Restoration Church in Levittown, PA is a church plant whose pastor is Ross Manders. The church will be celebrating its second anniversary in October and has done an amazing job of engaging the community around it with a number of outreach oriented (often free) events each year. Ross also happens to be my brother-in-law and I know his heart longs to see the real needs of the people of Levittown met by the work of the local church. One of the main reasons I am writing this post is because Restoration will likely be the location at which we will launch our ministry for at-risk youth. Over the past year and a half I have been encouraged by the work that Ross and my sister Emily have put in, alongside a team of amazing, dedicated volunteers. It has been inspiring to see the positive ways in which the community has been responding to the efforts of Restoration Church.
So when all of us that are in some way connected to Restoration woke on Sunday morning to reports of arson at the church, we were stunned and confused. In the early morning hours someone lit fire to a cross in front of the church, a small wooden playhouse next to the church building, and tossed some burning rags into the building through a broken window. Who would do something like this? And why?
Providently, (I was going to use the word “Fortunately” here, but it doesn’t seem to fit) the fire that was thrown into the church building itself was contained to a sink in a bathroom, where there are very few flammable materials, and an alert neighbor across the street called the fire department soon after seeing the flames of the burning cross at 4:30am.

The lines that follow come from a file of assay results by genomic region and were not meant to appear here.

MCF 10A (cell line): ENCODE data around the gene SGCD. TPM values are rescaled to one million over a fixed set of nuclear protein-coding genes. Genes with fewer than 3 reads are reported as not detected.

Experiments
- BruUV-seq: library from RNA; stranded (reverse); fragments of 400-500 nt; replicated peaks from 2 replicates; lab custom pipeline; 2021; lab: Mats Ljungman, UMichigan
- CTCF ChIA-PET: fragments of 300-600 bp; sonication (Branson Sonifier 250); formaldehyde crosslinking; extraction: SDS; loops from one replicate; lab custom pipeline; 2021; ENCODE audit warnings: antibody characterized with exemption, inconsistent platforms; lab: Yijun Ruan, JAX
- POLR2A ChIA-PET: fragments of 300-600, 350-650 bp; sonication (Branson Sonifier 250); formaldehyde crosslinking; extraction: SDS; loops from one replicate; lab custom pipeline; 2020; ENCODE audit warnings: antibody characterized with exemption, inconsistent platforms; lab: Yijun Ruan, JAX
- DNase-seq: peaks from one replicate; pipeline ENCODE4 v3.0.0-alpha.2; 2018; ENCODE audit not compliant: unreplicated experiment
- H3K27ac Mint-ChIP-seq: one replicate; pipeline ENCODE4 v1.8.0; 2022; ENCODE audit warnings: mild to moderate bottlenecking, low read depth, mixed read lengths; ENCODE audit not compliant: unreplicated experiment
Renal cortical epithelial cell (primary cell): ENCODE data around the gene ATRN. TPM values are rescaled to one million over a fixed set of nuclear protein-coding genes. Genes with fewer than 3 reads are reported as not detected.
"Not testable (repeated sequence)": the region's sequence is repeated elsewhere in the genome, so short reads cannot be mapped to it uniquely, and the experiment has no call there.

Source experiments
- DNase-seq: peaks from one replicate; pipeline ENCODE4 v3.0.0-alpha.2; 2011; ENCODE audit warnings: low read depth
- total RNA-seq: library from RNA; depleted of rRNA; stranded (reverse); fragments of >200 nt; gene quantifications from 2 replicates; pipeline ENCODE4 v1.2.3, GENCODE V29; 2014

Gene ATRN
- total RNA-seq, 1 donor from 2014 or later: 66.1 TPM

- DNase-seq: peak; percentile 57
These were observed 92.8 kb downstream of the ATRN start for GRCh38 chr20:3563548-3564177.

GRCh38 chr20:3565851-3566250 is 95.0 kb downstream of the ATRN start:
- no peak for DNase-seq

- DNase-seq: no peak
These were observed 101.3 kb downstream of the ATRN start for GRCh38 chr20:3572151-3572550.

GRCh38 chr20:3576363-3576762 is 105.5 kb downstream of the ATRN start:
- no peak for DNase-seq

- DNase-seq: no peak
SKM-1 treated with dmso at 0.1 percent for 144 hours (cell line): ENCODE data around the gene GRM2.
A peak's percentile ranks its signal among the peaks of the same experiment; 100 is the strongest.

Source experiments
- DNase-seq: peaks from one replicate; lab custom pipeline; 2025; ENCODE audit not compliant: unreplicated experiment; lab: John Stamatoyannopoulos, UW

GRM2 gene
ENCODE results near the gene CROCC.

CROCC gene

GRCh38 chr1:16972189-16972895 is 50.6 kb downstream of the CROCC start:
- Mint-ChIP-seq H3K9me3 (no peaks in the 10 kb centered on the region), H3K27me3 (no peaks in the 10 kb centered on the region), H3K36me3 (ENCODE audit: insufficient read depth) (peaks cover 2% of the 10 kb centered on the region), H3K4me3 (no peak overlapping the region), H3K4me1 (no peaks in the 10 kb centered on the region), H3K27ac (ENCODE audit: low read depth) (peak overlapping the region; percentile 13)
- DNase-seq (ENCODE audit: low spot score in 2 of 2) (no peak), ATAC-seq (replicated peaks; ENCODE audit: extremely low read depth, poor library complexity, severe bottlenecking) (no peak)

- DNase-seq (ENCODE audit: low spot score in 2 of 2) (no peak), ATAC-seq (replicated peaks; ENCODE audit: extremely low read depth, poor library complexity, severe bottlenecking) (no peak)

While the perpetrator has not been found the reason for the crime has become fairly clear to me. Ross posted a link to this article earlier today. Essentially it is a reminder to those of us privileged to have been born or at least raised to faith in American churches, that persecution is not something we should be surprised by, it is something to be expected. It is also something we are called to respond to in faithful forgiveness. Ross said it this way to his congregation, gathered on the church’s lawn on Sunday morning: “Let us stand firm and united this morning and every day as we call upon God in prayer together. We won’t back down from preaching the gospel and speaking truth. We will proclaim life, we will speak forgiveness over our offenders, we will offer hope.”
So what do we do with all of this? Along with Ross I suggest we commit to prayer. Pray more often. Pray more fervently. Pray without ceasing! Pray for our pastors. Pray for our churches. Pray for our communities. Pray for our brothers and sisters in other countries that face death and destruction because of their faith in Christ. Pray that these trying times would be used to bring glory to the True God of the universe and the saving work of Jesus Christ, through which our broken relationship with our heavenly Father can be restored.